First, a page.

TkReplay: Record and Replay in Tk

Charles Crowley

Computer Science Department
University of New Mexico


Record and replay of user interactions with a GUI are useful for regression testing and demonstrations. Recording is implemented by intercepting each user action at some point in its processing and saving it in a script file. During replay, the script is read and the user actions (or their effects) are emulated. In X windows, one program can intercept user input events before they get to another program by putting a "wrapper" around the program. This level of recording is sensitive to changes in window position, fonts, etc. Recording events at the widget level is more robust and closer to the semantics of the program than recording at the X event level. The TkReplay program does this for the Tk toolkit. A number of factors have to be considered when implementing record and replay and these are discussed in the paper. Recording is implemented in Tk by modifying each binding to call a recording program. TkReplay operates as a separate program and uses send to communicate with the Tk program being recorded. Hooks have recently been added to the X toolkit to allow implementation of record and replay at the Xt widget level.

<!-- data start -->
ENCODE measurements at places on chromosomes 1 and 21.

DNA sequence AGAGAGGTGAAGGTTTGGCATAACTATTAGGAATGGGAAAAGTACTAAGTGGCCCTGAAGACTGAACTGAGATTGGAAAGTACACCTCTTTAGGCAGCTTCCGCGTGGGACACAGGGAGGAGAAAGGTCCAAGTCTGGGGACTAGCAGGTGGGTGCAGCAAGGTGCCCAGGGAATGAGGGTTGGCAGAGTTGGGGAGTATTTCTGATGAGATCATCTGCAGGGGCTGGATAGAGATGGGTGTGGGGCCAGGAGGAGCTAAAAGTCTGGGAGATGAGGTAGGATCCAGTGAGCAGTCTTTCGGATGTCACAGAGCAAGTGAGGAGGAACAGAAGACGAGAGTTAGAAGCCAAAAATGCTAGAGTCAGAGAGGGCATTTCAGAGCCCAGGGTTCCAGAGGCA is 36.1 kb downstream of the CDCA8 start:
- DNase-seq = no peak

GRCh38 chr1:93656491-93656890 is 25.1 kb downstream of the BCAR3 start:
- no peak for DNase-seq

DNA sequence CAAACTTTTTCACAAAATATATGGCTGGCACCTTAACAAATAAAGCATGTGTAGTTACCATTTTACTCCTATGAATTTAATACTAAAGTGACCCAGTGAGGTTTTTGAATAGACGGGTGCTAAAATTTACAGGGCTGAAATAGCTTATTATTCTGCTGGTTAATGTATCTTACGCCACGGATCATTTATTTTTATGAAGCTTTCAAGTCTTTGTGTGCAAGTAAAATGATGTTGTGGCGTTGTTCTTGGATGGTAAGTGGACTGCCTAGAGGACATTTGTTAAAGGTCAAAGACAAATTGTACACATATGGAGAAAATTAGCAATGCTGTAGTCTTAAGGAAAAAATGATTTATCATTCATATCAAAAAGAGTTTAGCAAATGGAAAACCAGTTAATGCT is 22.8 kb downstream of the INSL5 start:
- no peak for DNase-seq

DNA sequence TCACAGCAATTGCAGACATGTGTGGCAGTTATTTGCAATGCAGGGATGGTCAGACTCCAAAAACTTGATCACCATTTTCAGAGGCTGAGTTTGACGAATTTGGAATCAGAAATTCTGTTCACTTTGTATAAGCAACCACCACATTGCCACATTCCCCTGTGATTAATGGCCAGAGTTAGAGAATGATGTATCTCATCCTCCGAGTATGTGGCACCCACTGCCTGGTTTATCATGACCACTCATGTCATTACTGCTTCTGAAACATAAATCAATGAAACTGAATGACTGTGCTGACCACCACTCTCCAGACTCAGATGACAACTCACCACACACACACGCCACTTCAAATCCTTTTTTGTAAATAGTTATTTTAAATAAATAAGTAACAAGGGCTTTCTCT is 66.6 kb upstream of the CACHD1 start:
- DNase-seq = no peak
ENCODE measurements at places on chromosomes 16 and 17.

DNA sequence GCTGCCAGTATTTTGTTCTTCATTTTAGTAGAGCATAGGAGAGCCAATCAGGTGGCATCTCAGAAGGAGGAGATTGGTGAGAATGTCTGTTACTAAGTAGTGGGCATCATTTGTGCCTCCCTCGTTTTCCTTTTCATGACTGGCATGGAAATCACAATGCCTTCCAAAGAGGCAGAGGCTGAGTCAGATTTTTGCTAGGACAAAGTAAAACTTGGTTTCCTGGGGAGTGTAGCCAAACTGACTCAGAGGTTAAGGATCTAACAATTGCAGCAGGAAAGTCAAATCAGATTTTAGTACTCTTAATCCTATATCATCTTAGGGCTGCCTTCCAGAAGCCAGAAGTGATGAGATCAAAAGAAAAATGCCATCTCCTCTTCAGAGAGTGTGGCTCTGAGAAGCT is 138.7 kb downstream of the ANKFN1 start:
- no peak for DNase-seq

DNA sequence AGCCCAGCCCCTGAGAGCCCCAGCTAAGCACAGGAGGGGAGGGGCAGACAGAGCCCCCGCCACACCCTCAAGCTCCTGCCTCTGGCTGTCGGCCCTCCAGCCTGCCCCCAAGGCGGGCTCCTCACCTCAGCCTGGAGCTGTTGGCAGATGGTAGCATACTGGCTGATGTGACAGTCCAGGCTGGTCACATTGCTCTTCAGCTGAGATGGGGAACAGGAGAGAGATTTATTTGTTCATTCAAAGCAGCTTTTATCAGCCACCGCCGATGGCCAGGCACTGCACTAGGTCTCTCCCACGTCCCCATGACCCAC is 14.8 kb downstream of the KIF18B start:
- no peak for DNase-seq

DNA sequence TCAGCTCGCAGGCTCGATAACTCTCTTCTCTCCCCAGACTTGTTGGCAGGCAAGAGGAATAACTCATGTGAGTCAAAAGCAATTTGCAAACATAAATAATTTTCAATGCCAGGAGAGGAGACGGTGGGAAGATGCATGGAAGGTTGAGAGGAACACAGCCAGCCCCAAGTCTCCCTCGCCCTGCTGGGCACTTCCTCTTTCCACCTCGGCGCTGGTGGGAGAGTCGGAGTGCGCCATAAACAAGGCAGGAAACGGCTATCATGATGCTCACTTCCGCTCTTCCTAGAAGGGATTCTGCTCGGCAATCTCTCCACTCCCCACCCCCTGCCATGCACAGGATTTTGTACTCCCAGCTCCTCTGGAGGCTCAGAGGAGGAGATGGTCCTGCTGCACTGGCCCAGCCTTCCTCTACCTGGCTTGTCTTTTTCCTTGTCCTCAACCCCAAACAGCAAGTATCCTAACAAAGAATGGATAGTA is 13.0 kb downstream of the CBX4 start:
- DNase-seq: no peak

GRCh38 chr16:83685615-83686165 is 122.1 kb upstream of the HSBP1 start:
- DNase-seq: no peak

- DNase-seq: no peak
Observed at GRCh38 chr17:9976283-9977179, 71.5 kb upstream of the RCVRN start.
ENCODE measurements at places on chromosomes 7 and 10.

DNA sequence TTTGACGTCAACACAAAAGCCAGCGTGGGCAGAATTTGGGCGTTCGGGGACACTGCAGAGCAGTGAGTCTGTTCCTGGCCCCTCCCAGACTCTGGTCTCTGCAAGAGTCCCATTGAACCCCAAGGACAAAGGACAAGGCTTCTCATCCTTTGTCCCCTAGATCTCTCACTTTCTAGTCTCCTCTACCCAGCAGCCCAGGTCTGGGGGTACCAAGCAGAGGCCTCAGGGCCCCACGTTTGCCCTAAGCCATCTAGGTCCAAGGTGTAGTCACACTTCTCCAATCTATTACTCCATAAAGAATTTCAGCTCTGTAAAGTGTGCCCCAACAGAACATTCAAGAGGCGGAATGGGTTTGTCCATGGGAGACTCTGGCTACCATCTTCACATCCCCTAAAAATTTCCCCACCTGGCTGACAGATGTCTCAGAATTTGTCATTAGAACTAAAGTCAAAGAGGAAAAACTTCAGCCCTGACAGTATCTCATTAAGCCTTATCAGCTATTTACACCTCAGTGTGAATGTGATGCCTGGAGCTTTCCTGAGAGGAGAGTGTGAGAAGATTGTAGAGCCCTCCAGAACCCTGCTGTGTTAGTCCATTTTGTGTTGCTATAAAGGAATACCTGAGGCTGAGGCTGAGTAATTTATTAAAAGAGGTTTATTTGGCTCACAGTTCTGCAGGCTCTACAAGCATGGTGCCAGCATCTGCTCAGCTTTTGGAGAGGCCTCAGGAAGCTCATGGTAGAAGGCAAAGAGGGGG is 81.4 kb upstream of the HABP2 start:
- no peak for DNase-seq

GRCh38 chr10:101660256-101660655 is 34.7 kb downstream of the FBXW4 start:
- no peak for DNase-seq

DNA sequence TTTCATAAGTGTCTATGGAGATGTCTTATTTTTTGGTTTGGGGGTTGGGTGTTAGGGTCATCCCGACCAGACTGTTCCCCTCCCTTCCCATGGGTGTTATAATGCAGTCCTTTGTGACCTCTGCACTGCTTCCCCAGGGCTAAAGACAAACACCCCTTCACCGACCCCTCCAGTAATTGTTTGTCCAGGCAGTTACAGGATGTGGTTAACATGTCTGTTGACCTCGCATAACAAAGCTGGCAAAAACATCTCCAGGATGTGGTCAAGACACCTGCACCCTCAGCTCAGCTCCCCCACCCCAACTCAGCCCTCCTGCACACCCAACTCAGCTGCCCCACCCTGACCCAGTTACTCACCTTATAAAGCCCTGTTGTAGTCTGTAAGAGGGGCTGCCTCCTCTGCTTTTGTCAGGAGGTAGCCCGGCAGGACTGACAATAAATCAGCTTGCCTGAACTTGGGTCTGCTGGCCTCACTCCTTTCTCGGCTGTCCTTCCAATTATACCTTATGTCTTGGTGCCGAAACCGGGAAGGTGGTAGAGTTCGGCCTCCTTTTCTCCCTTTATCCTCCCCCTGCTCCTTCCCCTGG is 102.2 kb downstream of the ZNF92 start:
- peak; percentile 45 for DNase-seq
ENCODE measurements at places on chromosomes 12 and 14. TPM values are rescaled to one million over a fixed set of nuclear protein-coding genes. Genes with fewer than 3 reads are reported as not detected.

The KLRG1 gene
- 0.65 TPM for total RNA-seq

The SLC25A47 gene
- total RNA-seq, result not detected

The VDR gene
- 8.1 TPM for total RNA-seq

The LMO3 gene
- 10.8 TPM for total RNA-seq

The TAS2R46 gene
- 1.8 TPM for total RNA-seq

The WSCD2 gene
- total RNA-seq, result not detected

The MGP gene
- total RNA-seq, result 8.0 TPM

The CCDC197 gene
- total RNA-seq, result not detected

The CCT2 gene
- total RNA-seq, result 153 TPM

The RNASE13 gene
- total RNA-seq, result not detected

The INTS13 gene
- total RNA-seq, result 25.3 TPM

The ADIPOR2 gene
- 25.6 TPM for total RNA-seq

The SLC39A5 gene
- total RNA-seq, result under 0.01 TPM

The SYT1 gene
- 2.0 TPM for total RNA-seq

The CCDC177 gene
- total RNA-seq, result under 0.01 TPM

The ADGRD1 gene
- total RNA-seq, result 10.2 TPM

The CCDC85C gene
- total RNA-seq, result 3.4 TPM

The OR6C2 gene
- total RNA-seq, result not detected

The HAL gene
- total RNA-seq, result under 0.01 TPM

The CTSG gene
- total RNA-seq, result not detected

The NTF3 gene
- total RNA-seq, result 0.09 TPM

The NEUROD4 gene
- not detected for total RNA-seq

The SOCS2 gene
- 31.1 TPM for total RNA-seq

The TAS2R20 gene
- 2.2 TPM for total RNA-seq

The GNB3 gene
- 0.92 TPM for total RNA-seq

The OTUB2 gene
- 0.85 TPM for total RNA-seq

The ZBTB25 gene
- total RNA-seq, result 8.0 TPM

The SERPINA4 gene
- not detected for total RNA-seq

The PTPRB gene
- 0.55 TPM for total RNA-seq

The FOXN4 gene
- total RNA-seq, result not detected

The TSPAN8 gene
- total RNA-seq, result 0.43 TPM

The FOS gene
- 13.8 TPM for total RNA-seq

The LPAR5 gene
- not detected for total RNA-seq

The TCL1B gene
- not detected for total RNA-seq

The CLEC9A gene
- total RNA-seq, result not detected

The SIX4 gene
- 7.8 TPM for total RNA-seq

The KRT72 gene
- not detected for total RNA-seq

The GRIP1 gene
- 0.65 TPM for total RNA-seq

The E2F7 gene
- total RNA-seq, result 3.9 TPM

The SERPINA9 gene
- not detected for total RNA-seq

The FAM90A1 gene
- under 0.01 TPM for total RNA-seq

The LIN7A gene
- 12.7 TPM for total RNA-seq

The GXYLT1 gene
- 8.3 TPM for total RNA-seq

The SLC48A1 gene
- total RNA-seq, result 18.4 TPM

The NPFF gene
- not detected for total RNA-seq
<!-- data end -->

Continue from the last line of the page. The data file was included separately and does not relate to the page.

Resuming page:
Normally a program with a GUI is operated interactively by a user who sits at a workstation and enters input using the mouse and keyboard. In this paper we will consider a facility that allows you to record a sequence of user inputs in a script file and to replay them at a later time. During replay, it is not necessary to have a user at the workstation entering input, instead the input that was recorded will be replayed exactly as it was originally entered. The program will receive this input and repeat the responses it made to the original input. This is akin to running a character-based program in "batch" mode where all input comes from a file.

There are (at least) three reasons why one would want to record and replay a user interaction: for demonstrations, for regression testing and for scripting.

We can record a demonstration of a program in a script and run the program from the script to show the capabilities of the program. The demonstration might be used in a help system, in a tutorial or in a marketing presentation.

Regression testing involves running a set of tests on a program each time any change is made to make sure that the changes do not affect other functions that were already working. Regression tests for a program should be recorded so that it is easy to repeat the tests after each change to the program. Automated testing of GUIs is probably the most important reason for record and replay.